Here is a link that might be useful: Paintable wall coverings


 o
RE: 1940-50 wall stuff

If I could find the "perfect" new linoleum I would buy it in a heart beat. So far they are all too "rocky". I need "tiley". I may have to tile it with 4x4's. If I tile it then I'm stuck with tile forever. If I put linoleum up I can take it down when I get tired of the look. Sewing pins are invisible when used as a nail and it doesn't wreck the drywall.

I have the paintable wall paper on the kitchen ceiling in the wainscot and the bathroom ceiling in the tin. I don't think there is anything you could do to those to make them stand up to washing spaghetti sauce off them. I was really surprised how delicate it is. I've looked at a lot of wallpaper. None is "just right".

My house is an 1880 folk Victorian so anything from then until now probably would be OK but I'd prefer not later than 1950. I guess for now I'll stick with paint. It's sorta cheap and certainly easy to change.


 o
RE: 1940-50 wall stuff

Lincrusta was a lower cost than using actual plaster decorations (cast and then 'glued' to the wall using more plaster).


 o
RE: 1940-50 wall stuff

You all have me worried now. First off, the people before us had done this weird, plastery wall treatment on the bottom 2/3 of the wall. It had started peeling off, so I though it would be easy to remove. Well, when I started scraping I realized that, just as in the bathrooms, there had been plastic tile on the wall and that's why they'd put this plaster stuff over it..because the glue is there forever. So, we're planning to just drywall over everything because there is NO getting it off. :(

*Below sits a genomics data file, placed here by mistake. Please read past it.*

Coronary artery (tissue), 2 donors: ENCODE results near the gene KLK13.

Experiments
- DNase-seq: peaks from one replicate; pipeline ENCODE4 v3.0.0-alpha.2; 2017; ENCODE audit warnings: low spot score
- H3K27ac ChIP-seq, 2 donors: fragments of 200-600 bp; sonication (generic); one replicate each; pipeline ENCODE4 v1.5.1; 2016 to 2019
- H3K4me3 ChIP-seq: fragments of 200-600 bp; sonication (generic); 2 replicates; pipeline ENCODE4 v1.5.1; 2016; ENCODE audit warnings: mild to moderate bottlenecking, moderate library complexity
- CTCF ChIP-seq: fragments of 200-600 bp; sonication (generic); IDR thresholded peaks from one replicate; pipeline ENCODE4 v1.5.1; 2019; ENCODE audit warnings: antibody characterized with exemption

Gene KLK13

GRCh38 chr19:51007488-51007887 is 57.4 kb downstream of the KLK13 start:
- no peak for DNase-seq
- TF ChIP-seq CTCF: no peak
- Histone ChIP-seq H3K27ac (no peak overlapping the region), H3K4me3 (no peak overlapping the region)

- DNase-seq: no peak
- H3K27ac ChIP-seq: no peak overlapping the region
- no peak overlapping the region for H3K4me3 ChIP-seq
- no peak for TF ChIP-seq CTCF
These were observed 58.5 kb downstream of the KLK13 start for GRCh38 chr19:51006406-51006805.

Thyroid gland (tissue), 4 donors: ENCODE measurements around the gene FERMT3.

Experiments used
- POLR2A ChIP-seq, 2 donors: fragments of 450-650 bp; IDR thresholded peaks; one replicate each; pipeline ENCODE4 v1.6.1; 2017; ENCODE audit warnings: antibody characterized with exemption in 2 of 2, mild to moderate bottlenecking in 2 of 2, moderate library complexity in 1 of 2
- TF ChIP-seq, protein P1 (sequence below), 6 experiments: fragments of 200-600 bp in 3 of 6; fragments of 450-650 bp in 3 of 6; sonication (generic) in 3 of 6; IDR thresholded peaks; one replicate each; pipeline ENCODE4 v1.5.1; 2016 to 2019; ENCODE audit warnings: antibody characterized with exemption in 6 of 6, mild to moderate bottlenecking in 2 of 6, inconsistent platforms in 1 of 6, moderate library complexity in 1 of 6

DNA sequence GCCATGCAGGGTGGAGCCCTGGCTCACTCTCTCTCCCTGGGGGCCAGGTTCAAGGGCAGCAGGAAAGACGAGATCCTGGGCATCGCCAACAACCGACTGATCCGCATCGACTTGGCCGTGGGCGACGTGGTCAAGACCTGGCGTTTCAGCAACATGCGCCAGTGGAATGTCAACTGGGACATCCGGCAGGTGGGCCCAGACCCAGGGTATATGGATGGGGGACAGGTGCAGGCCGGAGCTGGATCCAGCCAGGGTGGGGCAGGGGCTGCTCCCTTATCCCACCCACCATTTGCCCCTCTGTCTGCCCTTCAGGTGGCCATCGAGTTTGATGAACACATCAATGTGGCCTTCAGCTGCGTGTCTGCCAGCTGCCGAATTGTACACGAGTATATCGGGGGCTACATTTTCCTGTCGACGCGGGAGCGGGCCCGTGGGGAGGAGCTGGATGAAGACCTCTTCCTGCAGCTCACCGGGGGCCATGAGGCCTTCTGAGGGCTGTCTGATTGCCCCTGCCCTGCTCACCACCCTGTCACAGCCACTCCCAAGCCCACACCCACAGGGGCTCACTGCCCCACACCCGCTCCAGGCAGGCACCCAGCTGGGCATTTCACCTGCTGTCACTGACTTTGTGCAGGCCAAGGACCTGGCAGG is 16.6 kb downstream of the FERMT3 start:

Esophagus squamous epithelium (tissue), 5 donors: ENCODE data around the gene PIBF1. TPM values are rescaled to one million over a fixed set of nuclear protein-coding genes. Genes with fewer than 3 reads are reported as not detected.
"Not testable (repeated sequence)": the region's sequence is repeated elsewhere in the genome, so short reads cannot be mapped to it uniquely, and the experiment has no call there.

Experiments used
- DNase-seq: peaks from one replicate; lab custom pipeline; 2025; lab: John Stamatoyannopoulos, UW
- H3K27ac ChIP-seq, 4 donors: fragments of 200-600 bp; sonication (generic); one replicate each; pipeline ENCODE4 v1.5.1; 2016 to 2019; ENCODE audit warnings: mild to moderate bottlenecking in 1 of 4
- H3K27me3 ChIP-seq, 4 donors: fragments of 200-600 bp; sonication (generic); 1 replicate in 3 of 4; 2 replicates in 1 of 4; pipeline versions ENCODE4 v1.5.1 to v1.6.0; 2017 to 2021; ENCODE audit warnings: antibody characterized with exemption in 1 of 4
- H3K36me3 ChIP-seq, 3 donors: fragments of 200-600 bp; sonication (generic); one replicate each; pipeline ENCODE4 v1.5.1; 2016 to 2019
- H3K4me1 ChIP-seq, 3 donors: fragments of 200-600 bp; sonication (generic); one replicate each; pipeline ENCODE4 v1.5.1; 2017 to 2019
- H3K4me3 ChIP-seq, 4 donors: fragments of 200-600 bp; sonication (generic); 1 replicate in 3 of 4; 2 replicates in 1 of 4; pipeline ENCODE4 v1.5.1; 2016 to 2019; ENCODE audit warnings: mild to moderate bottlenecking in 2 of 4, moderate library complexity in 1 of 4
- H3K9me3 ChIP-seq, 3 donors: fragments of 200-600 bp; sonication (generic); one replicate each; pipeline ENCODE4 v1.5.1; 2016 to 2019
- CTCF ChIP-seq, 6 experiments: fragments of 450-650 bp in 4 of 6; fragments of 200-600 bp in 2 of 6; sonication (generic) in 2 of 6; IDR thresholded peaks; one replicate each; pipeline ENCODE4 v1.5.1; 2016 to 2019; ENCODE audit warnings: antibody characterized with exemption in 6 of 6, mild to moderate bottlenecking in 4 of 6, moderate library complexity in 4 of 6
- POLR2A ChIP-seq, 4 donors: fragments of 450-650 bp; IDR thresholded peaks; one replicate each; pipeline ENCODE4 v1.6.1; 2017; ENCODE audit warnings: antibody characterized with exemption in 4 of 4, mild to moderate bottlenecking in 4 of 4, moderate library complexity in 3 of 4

Also, my countertops are VERY old and like someone mentioned, the pattern goes up the wall to the cabinets and it has the metal border. What am I going to find behind the stuff on the wall?!


 o
RE: 1940-50 wall stuff

You are going to find black glue residue that will seep through almost everything. Either take the plaster off or cover it with something else. In hindsight, I would put Formica over it just like they did with the linoleum. I don't know if there is a sealer you could use so you could tile.

The counters and backsplash I had were Formica with the metal band. I would do that again, maybe "next time".


 o
RE: 1940-50 wall stuff

If it is the same thing, I had in my kitchen in a previous house, which I am sure is identical to the picture you posted, it is not linoleum. It was put on with black mastic, and does have the tile look, but the material itself was called tuff wood. It was very breakable when it was bent. It is extremely durable, once it is installed, and is also very paintable, if you want to change colors. I am 72, so have seen it many times in my lifetime. :-)) Good Luck in your search.


 o
RE: 1940-50 wall stuff

I saw the ad in an old magazine at the antique store today! searching google now. So far not a lot of information about it but surely something more will show up.

Here is a link that might be useful: lino-wall


 o Post a Follow-Up

Please Note: Only registered members are able to post messages to this forum.

    If you are a member, please log in.

    If you aren't yet a member, join now!


Return to the Old House Forum

Information about Posting

  • You must be logged in to post a message. Once you are logged in, a posting window will appear at the bottom of the messages. If you are not a member, please register for an account.
  • Please review our Rules of Play before posting.
  • Posting is a two-step process. Once you have composed your message, you will be taken to the preview page. You will then have a chance to review your post, make changes and upload photos.
  • After posting your message, you may need to refresh the forum page in order to see it.
  • Before posting copyrighted material, please read about Copyright and Fair Use.
  • We have a strict no-advertising policy!
  • If you would like to practice posting or uploading photos, please visit our Test forum.
  • If you need assistance, please Contact Us and we will be happy to help.


Learn more about in-text links on this page here